More to the point: Business, grant sciences, sports, and administrators looking to build buildings they can brag about all have a place at the table. You know who has no voice, no power base, no place at the table? Us The educators. The people who teach. We are the hired labor that many would like to outsource (so that there is one lecturer in some distant city broadcasting his show to our students in their classroom/theater. Many administrators would like to use the model of the broadcasting professor combined with self-guided computer programs to phase out the need for faculty. You think I am being extreme? Wake up. These things are already happening. That makes us the labor, and the administration the employer. We do not have the same priorities or aims. Faculty do not want to feel like the labor, the employee, but that's what we are and we have little more voice in what happens here than we would in a factory that bans unions.

    The last twenty years in public higher education has seen a slow creep of power from the faculty to the central administration. We are now losing control of how we teach our classes and what should be taught.

    What is to be done (in the spirit of keeping this discussion positive)? Well, look at what our more enlightened and more courageous colleagues are doing in California. We need to call a spade a spade and then do whatever it takes to have a voice, to become a part of the power struggle over what the university should be and where the money should go. It doesn't matter what is right or wrong--those without a voice, without leverage, are going to lose. Can it be done? Of course. Collective action would have results. I am not sure we live in the right times--I see too much apathy and too much deference to the status quo. I hope that I am wrong.

  2. Thank you Sandra. How do we get there? What I see shaping up in the near term is a movement more toward the center - both the political center and the center of the beast - in the form of the faculty forum that Lynn Nadel has proposed. The UA Defender has baggage, and connotations - we're referred to as "disgruntled," and "whiny," and "dissident," which makes it easier for the bosses you refer to to be dismissive of us than for them to discredit a faculty group that will have grown out of the Faculty Governance Leadership forums (or fora - I don't know what faculty you're in...), with the cachet of legitimacy attached to that body. Of course, any and all of those who have gathered here can also attend the meetings of the forum (which LN has proposed but which remains unnamed - maybe it'll still be called something like FGLF (fig leaf!) for Faculty Governance Leadership Forum).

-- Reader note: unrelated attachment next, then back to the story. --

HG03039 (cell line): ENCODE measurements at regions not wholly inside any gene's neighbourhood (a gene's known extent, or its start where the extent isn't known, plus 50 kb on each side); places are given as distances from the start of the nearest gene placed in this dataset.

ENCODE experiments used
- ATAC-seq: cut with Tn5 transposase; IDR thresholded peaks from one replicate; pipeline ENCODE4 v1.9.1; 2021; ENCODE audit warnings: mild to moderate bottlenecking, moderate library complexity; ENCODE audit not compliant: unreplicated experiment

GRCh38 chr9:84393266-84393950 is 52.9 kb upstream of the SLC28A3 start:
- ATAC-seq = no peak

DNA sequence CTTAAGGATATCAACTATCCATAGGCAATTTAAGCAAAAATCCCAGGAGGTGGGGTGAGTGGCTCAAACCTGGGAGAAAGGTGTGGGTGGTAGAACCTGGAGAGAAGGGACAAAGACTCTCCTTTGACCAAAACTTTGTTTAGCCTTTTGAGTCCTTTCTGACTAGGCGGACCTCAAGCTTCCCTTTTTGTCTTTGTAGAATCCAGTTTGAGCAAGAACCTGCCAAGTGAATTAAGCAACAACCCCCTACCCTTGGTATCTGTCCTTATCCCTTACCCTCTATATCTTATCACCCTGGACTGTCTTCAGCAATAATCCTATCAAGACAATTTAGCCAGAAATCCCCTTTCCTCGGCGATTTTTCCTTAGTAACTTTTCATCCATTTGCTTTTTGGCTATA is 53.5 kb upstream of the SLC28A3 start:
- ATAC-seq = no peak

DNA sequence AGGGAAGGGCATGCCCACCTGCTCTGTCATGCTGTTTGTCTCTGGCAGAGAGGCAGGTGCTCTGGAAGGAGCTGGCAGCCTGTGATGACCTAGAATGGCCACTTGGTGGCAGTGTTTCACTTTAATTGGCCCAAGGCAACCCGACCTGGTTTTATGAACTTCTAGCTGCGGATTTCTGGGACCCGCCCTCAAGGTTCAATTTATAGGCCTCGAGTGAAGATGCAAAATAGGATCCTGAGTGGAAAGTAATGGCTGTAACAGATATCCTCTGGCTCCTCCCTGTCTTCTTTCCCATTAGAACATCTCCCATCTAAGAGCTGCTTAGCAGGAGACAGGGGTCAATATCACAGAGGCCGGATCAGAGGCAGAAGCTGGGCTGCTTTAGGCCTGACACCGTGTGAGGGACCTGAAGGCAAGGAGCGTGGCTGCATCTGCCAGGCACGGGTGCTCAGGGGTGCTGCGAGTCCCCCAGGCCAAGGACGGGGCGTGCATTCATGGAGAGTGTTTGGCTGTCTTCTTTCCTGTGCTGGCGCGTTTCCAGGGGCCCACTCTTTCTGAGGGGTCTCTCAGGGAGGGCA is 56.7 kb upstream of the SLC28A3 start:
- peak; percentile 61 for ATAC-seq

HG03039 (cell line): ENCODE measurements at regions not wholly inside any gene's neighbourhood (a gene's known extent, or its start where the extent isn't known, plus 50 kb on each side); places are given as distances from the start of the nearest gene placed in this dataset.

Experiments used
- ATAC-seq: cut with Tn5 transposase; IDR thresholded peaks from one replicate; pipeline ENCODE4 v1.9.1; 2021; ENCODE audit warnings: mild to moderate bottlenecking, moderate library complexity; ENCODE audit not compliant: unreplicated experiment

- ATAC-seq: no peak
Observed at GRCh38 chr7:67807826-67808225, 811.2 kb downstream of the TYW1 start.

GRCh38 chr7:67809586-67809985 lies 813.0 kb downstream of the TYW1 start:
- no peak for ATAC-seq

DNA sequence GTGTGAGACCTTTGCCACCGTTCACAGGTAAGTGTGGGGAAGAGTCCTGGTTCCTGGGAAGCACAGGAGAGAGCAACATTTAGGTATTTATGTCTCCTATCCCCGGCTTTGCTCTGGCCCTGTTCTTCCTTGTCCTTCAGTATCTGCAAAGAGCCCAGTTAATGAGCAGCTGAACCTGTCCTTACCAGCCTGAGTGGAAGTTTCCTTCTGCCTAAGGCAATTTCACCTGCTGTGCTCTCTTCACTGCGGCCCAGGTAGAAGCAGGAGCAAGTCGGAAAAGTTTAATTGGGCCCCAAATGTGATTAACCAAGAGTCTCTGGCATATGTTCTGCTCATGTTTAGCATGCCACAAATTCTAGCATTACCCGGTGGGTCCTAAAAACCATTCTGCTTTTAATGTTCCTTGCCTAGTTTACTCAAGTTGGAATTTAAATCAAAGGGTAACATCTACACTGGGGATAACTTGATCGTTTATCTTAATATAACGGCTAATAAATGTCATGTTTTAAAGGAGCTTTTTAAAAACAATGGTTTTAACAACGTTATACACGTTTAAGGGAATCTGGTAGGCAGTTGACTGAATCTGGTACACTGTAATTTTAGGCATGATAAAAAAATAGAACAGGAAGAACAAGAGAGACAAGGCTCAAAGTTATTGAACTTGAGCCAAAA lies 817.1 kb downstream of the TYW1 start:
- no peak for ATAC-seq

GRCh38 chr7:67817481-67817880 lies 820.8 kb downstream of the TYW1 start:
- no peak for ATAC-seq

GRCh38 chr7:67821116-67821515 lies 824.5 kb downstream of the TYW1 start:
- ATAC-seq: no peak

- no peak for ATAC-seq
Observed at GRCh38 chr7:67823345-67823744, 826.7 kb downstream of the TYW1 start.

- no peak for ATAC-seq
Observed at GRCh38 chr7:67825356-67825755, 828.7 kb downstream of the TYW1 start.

3. wow, I am surprised, yet glad that Evelyn et al picked up my comment... because this issue of "preemptive budgts" smells like another trick from the m hay "culture change bag", that is, it could bring another hit to units and force them to "downsize" but this time with ABOR's blessing... so we may see more 90-day pink papers flying down from the tower...

    Now, check what the Az Daily Star is saying about what will happen tomorrow (even as we are still not there yet...) pay attention to the "what's happening today" section of the message... over

    Rally today focuses on UA's fiscal woes
    By Becky Pallack

    Students and faculty members will rally on the UA mall to voice their frustration about $100 million in state budget cuts last year and this year.
    Top administrators will meet in Flagstaff to ask for more money next year while deans study ways to cut more this year.
    Today is the day to talk about budget cuts at the University of Arizona. Here's what you need to know to be part of the conversation.
    So far
    • The state Legislature last year cut 18 percent of its funding to the UA. This year's cuts will be 5 to 7 percent, depending on the budget that eventually will be approved by the Legislature and governor.
    • For in-state undergraduate students, the cost of tuition and fees at the UA is up 24 percent from a year ago.
    • More than 550 jobs were cut last year, through layoffs, unfilled vacancies and attrition. But enrollment is up by about 1,000 students, so many faculty and graduate students have a heavier teaching load.
    • Deans and department heads are trimming this year's budgets and bracing for another round of cuts, but they already have consolidated operations and cut staff.
    "We're pretty close to the bone," said libraries Dean Carla Stoffle. Her department's budget cuts amount to $2 million, or about 19 percent, since July 2007.
    "I am just really without a clue as to how we would make another budget cut," Stoffle said.
    But more difficult decisions are coming.

    What's happening today

    • In Flagstaff, UA President Robert Shelton will ask the Arizona Board of Regents to approve a $388 million budget for next year. That's a $40 million increase from this year.